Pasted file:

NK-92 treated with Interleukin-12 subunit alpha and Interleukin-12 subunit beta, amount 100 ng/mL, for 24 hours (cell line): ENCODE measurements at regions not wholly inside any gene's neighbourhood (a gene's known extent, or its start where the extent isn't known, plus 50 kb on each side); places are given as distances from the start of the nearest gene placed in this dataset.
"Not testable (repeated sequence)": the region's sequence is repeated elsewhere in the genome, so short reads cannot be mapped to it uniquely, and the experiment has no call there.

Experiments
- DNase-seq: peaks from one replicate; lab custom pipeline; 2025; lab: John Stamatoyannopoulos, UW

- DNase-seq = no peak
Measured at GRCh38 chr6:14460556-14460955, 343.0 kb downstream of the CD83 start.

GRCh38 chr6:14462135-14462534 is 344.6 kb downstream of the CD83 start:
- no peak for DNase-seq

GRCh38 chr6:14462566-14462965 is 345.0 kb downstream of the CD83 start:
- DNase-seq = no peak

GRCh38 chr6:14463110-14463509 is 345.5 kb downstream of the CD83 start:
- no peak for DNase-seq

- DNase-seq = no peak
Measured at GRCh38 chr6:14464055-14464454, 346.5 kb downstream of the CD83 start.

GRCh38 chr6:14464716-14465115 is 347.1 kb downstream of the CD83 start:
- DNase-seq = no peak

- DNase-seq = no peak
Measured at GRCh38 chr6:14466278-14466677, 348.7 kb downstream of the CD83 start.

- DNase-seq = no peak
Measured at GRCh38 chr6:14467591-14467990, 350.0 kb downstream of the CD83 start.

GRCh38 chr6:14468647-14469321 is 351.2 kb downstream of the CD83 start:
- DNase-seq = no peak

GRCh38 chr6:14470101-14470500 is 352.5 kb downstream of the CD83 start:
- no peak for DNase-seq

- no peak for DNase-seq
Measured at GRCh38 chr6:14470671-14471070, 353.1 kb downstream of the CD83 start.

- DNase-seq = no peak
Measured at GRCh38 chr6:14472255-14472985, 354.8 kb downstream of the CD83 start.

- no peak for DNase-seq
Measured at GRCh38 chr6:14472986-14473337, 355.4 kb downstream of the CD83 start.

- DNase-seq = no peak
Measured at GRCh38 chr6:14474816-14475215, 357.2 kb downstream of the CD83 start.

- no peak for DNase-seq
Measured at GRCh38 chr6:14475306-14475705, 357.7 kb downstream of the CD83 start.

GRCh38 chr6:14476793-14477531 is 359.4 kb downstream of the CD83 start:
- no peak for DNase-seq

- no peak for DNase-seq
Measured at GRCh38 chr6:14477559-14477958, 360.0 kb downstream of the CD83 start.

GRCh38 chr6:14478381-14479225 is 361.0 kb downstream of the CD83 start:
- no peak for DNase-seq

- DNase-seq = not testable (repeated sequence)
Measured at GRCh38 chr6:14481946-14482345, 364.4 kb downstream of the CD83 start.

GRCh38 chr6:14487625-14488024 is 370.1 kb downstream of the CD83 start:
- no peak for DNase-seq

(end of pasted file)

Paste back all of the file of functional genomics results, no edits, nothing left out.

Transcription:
NK-92 treated with Interleukin-12 subunit alpha and Interleukin-12 subunit beta, amount 100 ng/mL, for 24 hours (cell line): ENCODE measurements at regions not wholly inside any gene's neighbourhood (a gene's known extent, or its start where the extent isn't known, plus 50 kb on each side); places are given as distances from the start of the nearest gene placed in this dataset.
"Not testable (repeated sequence)": the region's sequence is repeated elsewhere in the genome, so short reads cannot be mapped to it uniquely, and the experiment has no call there.

Experiments
- DNase-seq: peaks from one replicate; lab custom pipeline; 2025; lab: John Stamatoyannopoulos, UW

- DNase-seq = no peak
Measured at GRCh38 chr6:14460556-14460955, 343.0 kb downstream of the CD83 start.

GRCh38 chr6:14462135-14462534 is 344.6 kb downstream of the CD83 start:
- no peak for DNase-seq

GRCh38 chr6:14462566-14462965 is 345.0 kb downstream of the CD83 start:
- DNase-seq = no peak

GRCh38 chr6:14463110-14463509 is 345.5 kb downstream of the CD83 start:
- no peak for DNase-seq

- DNase-seq = no peak
Measured at GRCh38 chr6:14464055-14464454, 346.5 kb downstream of the CD83 start.

GRCh38 chr6:14464716-14465115 is 347.1 kb downstream of the CD83 start:
- DNase-seq = no peak

- DNase-seq = no peak
Measured at GRCh38 chr6:14466278-14466677, 348.7 kb downstream of the CD83 start.

- DNase-seq = no peak
Measured at GRCh38 chr6:14467591-14467990, 350.0 kb downstream of the CD83 start.

GRCh38 chr6:14468647-14469321 is 351.2 kb downstream of the CD83 start:
- DNase-seq = no peak

GRCh38 chr6:14470101-14470500 is 352.5 kb downstream of the CD83 start:
- no peak for DNase-seq

- no peak for DNase-seq
Measured at GRCh38 chr6:14470671-14471070, 353.1 kb downstream of the CD83 start.

- DNase-seq = no peak
Measured at GRCh38 chr6:14472255-14472985, 354.8 kb downstream of the CD83 start.

- no peak for DNase-seq
Measured at GRCh38 chr6:14472986-14473337, 355.4 kb downstream of the CD83 start.

- DNase-seq = no peak
Measured at GRCh38 chr6:14474816-14475215, 357.2 kb downstream of the CD83 start.

- no peak for DNase-seq
Measured at GRCh38 chr6:14475306-14475705, 357.7 kb downstream of the CD83 start.

GRCh38 chr6:14476793-14477531 is 359.4 kb downstream of the CD83 start:
- no peak for DNase-seq

- no peak for DNase-seq
Measured at GRCh38 chr6:14477559-14477958, 360.0 kb downstream of the CD83 start.

GRCh38 chr6:14478381-14479225 is 361.0 kb downstream of the CD83 start:
- no peak for DNase-seq

- DNase-seq = not testable (repeated sequence)
Measured at GRCh38 chr6:14481946-14482345, 364.4 kb downstream of the CD83 start.

GRCh38 chr6:14487625-14488024 is 370.1 kb downstream of the CD83 start:
- no peak for DNase-seq